Bernick, who said that studies on Chronic Traumatic Encephalopathy (CTE) "can't just rely on autopsy studies" any longer, which is a large part of what the Boston University's Center for the Study of Traumatic Encephalopathy have been researching for NFL players with brain-related trauma. According to Bernick, the Cleveland Clinic now has the tools to "detect issues in the brain early and understand what is really going on."

"We've been able to find that there are certain areas of the brain that are vulnerable to injury and that you can track over time," Bernick said.

The associate director of the Cleveland Clinic revealed a new groundbreaking study called the "C3" test (Cleveland Clinic Concussion). The test is an iPad app that looks at brain function, measures processing speed, mental functioning, balance and visual acuity. It is the first required tracking of brain function in any sport. The tests will keep a "Fight Exposure Score," which factors in age, number of fights and fights per year to provide a rough estimate of a fighter's risk of performing lower on certain cognitive tests.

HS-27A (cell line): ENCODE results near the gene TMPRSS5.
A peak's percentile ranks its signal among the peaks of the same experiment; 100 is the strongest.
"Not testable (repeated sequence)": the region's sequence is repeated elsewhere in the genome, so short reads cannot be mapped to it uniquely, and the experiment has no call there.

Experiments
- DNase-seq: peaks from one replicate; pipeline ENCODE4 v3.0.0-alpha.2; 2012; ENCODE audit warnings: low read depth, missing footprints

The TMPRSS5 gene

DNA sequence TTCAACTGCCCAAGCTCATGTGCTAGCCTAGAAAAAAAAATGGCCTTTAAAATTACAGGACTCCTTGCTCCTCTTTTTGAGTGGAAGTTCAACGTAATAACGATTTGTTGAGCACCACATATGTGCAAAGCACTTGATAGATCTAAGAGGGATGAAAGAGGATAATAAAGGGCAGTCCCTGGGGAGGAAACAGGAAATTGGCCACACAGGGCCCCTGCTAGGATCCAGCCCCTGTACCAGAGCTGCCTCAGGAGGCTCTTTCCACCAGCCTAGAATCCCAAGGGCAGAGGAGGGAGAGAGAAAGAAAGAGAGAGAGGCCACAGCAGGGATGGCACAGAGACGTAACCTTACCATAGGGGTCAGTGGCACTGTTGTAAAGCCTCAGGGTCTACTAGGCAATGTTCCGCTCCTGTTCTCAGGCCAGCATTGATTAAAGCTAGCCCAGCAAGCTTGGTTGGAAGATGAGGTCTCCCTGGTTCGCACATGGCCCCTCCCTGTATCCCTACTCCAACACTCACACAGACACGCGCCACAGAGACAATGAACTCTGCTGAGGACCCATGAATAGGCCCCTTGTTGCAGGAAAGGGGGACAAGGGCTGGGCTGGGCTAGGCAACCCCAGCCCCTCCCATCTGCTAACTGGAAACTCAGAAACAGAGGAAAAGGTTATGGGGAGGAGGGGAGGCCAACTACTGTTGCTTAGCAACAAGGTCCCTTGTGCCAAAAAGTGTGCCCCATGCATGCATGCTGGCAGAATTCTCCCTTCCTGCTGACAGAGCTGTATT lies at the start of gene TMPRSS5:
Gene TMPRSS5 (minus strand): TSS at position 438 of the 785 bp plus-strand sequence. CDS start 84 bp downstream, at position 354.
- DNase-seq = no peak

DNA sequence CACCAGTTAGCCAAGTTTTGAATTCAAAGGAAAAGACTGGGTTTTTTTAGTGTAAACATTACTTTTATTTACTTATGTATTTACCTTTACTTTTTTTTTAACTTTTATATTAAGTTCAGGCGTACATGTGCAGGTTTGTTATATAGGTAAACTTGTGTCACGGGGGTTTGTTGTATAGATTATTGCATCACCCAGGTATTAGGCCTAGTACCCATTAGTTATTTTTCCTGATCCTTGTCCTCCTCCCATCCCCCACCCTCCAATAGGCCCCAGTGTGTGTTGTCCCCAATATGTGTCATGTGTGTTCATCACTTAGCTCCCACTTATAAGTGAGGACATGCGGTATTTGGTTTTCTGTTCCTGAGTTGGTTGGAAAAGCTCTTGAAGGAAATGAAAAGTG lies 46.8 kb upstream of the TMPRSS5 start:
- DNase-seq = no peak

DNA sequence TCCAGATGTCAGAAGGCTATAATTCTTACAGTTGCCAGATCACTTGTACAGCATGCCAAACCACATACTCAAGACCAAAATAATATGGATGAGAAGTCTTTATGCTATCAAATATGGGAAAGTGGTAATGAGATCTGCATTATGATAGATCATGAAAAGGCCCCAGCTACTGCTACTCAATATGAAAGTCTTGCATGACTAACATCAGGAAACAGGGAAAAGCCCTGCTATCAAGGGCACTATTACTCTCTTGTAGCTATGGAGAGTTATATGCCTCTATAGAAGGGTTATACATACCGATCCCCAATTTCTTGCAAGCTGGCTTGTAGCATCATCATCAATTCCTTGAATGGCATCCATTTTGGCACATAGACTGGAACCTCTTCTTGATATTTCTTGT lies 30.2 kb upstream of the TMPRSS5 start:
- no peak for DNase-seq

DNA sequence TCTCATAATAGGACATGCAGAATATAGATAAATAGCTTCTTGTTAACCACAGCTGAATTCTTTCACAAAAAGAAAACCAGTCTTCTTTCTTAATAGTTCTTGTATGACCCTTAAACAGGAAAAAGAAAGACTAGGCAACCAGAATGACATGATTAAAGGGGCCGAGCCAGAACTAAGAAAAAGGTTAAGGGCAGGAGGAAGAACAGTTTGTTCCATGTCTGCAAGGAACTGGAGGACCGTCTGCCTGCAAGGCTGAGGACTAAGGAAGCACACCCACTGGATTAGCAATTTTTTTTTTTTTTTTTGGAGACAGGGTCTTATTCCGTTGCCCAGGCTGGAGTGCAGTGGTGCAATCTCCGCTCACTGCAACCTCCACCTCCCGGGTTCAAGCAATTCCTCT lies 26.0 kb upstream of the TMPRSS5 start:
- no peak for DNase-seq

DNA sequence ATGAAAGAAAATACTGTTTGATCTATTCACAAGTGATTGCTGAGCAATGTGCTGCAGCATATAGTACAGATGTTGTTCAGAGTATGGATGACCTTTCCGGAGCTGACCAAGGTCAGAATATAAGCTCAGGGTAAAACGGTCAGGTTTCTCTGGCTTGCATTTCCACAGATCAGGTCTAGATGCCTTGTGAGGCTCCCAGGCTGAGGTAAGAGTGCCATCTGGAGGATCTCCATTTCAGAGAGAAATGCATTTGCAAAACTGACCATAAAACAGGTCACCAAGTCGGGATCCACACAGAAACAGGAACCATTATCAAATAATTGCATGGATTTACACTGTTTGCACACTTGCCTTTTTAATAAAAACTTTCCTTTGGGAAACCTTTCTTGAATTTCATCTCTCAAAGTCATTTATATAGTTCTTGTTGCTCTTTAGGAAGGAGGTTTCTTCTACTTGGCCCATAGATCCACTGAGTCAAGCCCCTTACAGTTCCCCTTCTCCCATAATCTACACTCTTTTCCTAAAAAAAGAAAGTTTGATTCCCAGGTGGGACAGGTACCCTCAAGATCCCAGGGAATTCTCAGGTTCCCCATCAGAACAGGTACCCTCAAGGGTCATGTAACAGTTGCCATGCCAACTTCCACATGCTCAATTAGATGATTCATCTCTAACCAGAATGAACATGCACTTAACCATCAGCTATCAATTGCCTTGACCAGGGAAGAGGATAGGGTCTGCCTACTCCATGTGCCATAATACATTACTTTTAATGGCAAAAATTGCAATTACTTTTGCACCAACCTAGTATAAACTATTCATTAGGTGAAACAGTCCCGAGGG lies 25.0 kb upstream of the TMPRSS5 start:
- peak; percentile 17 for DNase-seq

"This measure can actually track brain function over time and from our findings the Nevada Athletic Commission has now instituted that this testing is going to be required by all fighters every time they fight on a yearly basis," Bernick disclosed.

As of now, Bernick said the Cleveland Clinic has over 650 fighters, both active and retired that they are currently studying. And in addition to the C3 test, they are also uncovering even more methods of looking at damage to an athletes brain. With PET (Positron Emission Tomography) scans, they can look at specific brain areas that are showing change over time.

"To find out what we need to understand we need to follow athletes when they are exposed, when they are actively fighting and follow them over time whether it's eight years, 10 years, 15 years and to do a study like that we can longer depend on the government," said Bernick. "It's a tremendous expense. And the only way we are really going to do it is by developing partnerships. This is just a tremendous example and again very unique in the sports world where with private and public funding--which is what we have--we are able to conduct this type of research and I think it really should be an example of all sports really."